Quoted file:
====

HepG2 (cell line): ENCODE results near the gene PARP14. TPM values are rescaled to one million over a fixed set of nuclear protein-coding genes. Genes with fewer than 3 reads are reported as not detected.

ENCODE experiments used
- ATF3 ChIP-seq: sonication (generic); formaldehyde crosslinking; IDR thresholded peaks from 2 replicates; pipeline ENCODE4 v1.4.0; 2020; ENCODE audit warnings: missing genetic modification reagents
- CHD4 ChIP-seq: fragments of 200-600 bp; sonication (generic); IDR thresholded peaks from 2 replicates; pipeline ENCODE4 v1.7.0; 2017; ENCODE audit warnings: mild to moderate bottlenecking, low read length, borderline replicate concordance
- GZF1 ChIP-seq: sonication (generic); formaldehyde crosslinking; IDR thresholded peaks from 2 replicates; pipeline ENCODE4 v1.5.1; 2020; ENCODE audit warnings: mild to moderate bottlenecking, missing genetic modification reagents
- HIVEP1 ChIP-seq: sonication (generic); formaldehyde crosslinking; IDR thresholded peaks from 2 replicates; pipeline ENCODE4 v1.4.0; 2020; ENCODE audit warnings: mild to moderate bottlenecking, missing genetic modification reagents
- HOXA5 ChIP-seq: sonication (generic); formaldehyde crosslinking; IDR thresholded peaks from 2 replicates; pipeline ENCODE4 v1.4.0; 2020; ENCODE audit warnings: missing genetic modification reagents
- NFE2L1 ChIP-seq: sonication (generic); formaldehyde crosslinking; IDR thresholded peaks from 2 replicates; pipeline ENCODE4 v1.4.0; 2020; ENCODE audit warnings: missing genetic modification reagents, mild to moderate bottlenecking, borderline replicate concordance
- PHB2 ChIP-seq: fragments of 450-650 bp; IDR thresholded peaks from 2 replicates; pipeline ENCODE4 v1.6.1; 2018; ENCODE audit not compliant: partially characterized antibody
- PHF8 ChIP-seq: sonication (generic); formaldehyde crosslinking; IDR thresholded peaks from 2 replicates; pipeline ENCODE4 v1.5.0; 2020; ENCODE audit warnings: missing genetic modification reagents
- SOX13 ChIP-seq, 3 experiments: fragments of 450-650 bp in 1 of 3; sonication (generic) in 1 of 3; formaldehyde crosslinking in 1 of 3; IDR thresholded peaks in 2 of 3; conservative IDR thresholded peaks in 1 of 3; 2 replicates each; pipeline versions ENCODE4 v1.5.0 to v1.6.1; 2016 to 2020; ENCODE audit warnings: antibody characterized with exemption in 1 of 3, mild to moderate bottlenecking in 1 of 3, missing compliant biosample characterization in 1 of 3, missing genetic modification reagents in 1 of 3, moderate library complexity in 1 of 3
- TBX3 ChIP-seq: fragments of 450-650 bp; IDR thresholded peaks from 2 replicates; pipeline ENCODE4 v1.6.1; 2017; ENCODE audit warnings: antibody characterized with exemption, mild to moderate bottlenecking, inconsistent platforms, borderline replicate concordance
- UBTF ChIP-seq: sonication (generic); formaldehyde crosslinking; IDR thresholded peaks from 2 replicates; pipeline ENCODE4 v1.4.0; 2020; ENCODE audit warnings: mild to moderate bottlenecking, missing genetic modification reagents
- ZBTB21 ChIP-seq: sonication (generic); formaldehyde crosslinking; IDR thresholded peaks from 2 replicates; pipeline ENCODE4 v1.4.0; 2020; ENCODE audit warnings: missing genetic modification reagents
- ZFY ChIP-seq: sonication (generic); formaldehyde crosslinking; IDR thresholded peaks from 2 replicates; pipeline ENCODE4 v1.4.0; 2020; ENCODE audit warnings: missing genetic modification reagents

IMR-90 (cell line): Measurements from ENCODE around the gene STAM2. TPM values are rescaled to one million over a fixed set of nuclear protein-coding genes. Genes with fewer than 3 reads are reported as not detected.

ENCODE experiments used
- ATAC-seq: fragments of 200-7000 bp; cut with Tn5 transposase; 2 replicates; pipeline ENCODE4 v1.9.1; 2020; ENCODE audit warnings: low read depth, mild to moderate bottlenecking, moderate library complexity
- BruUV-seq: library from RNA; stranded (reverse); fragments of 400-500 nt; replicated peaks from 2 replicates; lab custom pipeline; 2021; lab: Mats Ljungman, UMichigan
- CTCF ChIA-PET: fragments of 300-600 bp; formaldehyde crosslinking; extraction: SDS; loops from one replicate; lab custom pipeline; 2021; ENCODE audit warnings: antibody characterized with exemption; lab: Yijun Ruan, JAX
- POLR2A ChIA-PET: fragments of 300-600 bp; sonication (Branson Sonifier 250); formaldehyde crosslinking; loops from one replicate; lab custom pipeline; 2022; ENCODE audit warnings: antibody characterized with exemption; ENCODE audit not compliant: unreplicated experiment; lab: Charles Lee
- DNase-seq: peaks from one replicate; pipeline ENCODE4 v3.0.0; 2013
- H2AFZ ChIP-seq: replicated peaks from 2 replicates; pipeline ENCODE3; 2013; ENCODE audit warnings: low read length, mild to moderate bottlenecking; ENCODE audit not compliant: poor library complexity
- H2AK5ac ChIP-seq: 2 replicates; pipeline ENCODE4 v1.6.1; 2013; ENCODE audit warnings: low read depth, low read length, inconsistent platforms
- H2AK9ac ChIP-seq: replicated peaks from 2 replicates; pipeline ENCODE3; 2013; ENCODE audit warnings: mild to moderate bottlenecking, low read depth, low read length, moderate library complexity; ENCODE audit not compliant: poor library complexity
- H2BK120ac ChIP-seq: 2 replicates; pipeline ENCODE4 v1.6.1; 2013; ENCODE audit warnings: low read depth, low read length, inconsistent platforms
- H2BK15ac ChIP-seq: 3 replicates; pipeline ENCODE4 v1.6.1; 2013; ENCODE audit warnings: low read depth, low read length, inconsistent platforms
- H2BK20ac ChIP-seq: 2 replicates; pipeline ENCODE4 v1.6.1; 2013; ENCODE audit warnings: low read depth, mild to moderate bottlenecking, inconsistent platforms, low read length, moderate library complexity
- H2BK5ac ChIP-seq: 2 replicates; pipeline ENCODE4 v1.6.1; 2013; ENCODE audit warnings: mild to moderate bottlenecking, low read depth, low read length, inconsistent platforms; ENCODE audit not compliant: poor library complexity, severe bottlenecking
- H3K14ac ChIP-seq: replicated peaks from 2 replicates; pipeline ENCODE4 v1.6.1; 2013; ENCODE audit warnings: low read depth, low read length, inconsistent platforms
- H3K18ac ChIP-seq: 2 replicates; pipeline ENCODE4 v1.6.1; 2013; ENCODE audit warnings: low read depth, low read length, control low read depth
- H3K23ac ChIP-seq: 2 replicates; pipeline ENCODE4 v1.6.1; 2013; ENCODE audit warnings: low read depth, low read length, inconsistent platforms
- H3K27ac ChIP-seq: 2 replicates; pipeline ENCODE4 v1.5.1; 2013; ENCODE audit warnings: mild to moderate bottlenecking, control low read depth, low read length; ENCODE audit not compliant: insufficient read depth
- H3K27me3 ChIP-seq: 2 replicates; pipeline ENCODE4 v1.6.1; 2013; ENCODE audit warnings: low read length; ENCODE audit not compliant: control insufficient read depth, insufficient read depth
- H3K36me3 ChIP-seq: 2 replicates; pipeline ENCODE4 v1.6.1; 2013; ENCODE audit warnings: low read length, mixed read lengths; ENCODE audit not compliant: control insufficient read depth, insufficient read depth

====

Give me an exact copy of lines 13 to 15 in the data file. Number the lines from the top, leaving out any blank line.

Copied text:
- UBTF ChIP-seq: sonication (generic); formaldehyde crosslinking; IDR thresholded peaks from 2 replicates; pipeline ENCODE4 v1.4.0; 2020; ENCODE audit warnings: mild to moderate bottlenecking, missing genetic modification reagents
- ZBTB21 ChIP-seq: sonication (generic); formaldehyde crosslinking; IDR thresholded peaks from 2 replicates; pipeline ENCODE4 v1.4.0; 2020; ENCODE audit warnings: missing genetic modification reagents
- ZFY ChIP-seq: sonication (generic); formaldehyde crosslinking; IDR thresholded peaks from 2 replicates; pipeline ENCODE4 v1.4.0; 2020; ENCODE audit warnings: missing genetic modification reagents